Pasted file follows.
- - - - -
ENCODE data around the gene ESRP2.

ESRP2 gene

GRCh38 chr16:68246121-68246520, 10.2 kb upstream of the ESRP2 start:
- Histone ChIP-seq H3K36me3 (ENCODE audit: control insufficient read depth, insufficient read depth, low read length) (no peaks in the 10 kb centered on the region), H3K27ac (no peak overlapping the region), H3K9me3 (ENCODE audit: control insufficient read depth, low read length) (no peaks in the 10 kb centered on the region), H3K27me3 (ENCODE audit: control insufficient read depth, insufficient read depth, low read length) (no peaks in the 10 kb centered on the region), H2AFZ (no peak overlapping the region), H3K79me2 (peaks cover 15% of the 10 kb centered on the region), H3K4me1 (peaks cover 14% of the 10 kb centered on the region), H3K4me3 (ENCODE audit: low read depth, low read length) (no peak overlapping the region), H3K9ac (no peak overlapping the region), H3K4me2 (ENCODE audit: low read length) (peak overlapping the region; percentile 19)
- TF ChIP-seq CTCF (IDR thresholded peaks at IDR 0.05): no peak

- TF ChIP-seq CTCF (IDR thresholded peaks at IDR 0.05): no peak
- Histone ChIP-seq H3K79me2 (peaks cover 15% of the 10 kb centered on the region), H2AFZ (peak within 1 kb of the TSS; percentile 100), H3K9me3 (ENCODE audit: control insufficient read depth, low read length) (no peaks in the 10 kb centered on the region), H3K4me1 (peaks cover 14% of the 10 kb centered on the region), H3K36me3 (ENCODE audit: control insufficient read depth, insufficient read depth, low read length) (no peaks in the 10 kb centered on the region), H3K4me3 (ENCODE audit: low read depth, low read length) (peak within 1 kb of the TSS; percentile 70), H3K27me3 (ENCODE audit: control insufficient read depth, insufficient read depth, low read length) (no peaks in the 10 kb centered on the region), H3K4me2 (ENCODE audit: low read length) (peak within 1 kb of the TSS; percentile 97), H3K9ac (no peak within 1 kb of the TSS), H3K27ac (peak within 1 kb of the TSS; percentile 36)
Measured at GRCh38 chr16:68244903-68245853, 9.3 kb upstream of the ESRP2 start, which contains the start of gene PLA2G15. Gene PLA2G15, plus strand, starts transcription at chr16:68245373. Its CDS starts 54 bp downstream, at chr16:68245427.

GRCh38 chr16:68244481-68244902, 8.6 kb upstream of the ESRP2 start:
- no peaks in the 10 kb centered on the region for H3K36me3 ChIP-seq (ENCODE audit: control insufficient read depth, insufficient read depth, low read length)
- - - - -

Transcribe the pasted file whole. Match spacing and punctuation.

ENCODE data around the gene ESRP2.

ESRP2 gene

GRCh38 chr16:68246121-68246520, 10.2 kb upstream of the ESRP2 start:
- Histone ChIP-seq H3K36me3 (ENCODE audit: control insufficient read depth, insufficient read depth, low read length) (no peaks in the 10 kb centered on the region), H3K27ac (no peak overlapping the region), H3K9me3 (ENCODE audit: control insufficient read depth, low read length) (no peaks in the 10 kb centered on the region), H3K27me3 (ENCODE audit: control insufficient read depth, insufficient read depth, low read length) (no peaks in the 10 kb centered on the region), H2AFZ (no peak overlapping the region), H3K79me2 (peaks cover 15% of the 10 kb centered on the region), H3K4me1 (peaks cover 14% of the 10 kb centered on the region), H3K4me3 (ENCODE audit: low read depth, low read length) (no peak overlapping the region), H3K9ac (no peak overlapping the region), H3K4me2 (ENCODE audit: low read length) (peak overlapping the region; percentile 19)
- TF ChIP-seq CTCF (IDR thresholded peaks at IDR 0.05): no peak

- TF ChIP-seq CTCF (IDR thresholded peaks at IDR 0.05): no peak
- Histone ChIP-seq H3K79me2 (peaks cover 15% of the 10 kb centered on the region), H2AFZ (peak within 1 kb of the TSS; percentile 100), H3K9me3 (ENCODE audit: control insufficient read depth, low read length) (no peaks in the 10 kb centered on the region), H3K4me1 (peaks cover 14% of the 10 kb centered on the region), H3K36me3 (ENCODE audit: control insufficient read depth, insufficient read depth, low read length) (no peaks in the 10 kb centered on the region), H3K4me3 (ENCODE audit: low read depth, low read length) (peak within 1 kb of the TSS; percentile 70), H3K27me3 (ENCODE audit: control insufficient read depth, insufficient read depth, low read length) (no peaks in the 10 kb centered on the region), H3K4me2 (ENCODE audit: low read length) (peak within 1 kb of the TSS; percentile 97), H3K9ac (no peak within 1 kb of the TSS), H3K27ac (peak within 1 kb of the TSS; percentile 36)
Measured at GRCh38 chr16:68244903-68245853, 9.3 kb upstream of the ESRP2 start, which contains the start of gene PLA2G15. Gene PLA2G15, plus strand, starts transcription at chr16:68245373. Its CDS starts 54 bp downstream, at chr16:68245427.

GRCh38 chr16:68244481-68244902, 8.6 kb upstream of the ESRP2 start:
- no peaks in the 10 kb centered on the region for H3K36me3 ChIP-seq (ENCODE audit: control insufficient read depth, insufficient read depth, low read length)